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20

Aug

Taking it bird by bird: Writing content for the web

Intergen’s Web Redevelopment Project Part 4

I’ve been meaning to weigh in with an Intergen web redevelopment update for a couple of weeks now. The project itself is coming along nicely – today’s status report tells me we’re approximately 60% through development, with interface and production design 95% done. So that’s not the reason for me dragging the blog chain.

My real excuse is the topic of this blog tripping me up. Ironic really, that I should get writer’s block while attempting to write a blog about writing, specifically about writing web content.

The topic of web content is huge. The other day I read somewhere (no doubt online) that in one day, the average information worker will digest more written information online in one day than an average person would have in their entire lifetime 150 years or so ago.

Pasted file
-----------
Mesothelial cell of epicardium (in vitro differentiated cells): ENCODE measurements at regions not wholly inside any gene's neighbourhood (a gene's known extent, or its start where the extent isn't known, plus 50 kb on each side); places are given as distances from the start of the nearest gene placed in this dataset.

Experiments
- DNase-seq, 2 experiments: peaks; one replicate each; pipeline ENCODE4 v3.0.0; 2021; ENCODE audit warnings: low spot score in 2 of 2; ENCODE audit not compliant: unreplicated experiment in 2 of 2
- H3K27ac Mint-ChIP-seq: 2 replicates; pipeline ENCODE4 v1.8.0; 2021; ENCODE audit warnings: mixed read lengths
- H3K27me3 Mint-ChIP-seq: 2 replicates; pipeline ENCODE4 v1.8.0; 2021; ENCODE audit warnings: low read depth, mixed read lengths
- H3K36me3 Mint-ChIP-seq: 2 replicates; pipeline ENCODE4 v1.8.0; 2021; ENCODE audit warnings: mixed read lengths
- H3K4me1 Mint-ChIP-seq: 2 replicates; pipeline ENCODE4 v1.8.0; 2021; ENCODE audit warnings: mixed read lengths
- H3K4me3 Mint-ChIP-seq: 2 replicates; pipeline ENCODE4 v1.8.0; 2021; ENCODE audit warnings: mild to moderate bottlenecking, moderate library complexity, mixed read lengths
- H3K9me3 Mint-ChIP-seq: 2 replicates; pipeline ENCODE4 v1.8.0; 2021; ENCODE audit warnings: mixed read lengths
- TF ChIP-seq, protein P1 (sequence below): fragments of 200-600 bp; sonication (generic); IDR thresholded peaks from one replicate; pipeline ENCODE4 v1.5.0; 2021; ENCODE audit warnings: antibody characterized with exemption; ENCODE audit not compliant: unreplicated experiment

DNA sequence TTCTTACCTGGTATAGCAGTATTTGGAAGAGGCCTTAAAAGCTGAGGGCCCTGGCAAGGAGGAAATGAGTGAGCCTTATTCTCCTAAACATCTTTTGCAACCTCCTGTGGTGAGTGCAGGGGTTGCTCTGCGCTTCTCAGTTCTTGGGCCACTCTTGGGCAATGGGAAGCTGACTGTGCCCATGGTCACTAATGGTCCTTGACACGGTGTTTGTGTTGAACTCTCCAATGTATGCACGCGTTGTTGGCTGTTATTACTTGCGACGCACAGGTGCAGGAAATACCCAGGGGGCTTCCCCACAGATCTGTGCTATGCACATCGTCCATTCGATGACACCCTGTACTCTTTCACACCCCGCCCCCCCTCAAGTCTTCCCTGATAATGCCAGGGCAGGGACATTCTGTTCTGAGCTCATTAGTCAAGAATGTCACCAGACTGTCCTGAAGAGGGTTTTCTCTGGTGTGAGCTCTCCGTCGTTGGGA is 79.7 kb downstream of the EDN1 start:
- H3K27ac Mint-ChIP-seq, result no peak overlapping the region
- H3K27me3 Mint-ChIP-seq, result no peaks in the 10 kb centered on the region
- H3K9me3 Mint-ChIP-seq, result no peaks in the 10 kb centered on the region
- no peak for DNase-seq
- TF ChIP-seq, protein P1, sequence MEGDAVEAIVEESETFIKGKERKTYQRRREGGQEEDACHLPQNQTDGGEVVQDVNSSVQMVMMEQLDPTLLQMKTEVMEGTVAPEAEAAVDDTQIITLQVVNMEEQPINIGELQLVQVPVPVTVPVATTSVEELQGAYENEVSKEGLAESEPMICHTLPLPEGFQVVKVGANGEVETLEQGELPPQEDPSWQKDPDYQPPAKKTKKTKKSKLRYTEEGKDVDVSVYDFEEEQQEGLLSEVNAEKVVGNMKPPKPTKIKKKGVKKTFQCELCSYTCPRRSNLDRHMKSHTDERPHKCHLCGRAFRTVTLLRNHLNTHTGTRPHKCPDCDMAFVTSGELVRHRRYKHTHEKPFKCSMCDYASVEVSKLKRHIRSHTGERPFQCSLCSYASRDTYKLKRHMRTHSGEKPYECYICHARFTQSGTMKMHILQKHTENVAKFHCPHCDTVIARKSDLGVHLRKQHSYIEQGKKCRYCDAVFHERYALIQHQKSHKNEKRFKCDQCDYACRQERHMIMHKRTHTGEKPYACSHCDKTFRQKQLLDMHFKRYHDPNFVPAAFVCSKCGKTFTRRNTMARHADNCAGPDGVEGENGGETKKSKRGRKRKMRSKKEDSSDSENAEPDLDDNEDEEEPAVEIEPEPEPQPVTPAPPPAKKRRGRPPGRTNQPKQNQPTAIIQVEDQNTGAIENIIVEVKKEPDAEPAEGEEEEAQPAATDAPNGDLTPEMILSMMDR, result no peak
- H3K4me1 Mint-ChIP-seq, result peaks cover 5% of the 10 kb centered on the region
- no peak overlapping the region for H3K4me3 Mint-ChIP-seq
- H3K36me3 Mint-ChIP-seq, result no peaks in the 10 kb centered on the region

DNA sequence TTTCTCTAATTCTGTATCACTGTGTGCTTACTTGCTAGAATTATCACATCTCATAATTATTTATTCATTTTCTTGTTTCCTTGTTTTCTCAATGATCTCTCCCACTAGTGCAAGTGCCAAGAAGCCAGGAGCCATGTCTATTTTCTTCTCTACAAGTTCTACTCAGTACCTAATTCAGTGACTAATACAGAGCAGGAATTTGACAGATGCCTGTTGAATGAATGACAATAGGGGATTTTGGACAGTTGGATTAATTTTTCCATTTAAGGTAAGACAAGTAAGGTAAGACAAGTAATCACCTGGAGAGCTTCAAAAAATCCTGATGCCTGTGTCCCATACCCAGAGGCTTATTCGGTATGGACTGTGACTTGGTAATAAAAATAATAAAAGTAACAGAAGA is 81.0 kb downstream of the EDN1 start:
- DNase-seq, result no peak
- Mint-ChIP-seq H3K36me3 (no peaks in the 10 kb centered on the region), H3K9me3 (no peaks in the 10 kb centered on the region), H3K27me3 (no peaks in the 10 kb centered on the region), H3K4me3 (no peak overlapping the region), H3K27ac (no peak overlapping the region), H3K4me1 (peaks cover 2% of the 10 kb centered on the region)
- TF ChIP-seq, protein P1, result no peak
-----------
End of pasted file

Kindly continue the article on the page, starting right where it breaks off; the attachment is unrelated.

Some of us may lament dwindling literacy, the watering down of the English language or the relatively recent decline of print media. But it’s probably true that – for Gen Y and the information workers amongst us, at least – we’re reading more now than we ever have. We’re just reading differently. And, if I may make an assumption, we’re doing the bulk of this reading online as we go about our days, sometimes without even really realising that we are doing it. Moral arguments on this subject notwithstanding, it’s a phenomenon, and the fact remains that there’s an awful lot of web content being generated every second of every day. Thirteen million articles on Wikipedia, for example. And we’re not even talking user-generated content here. One and a half million content updates on Facebook daily, and an estimated 200 million active blogs.

But do we know how to write effective web content, really?

Here’s the thing. In the scheme of communications technologies, the internet is still a new kid on the block. By my calculation, the lay person has probably only had decent access to it for about 13 or 14 years, if that.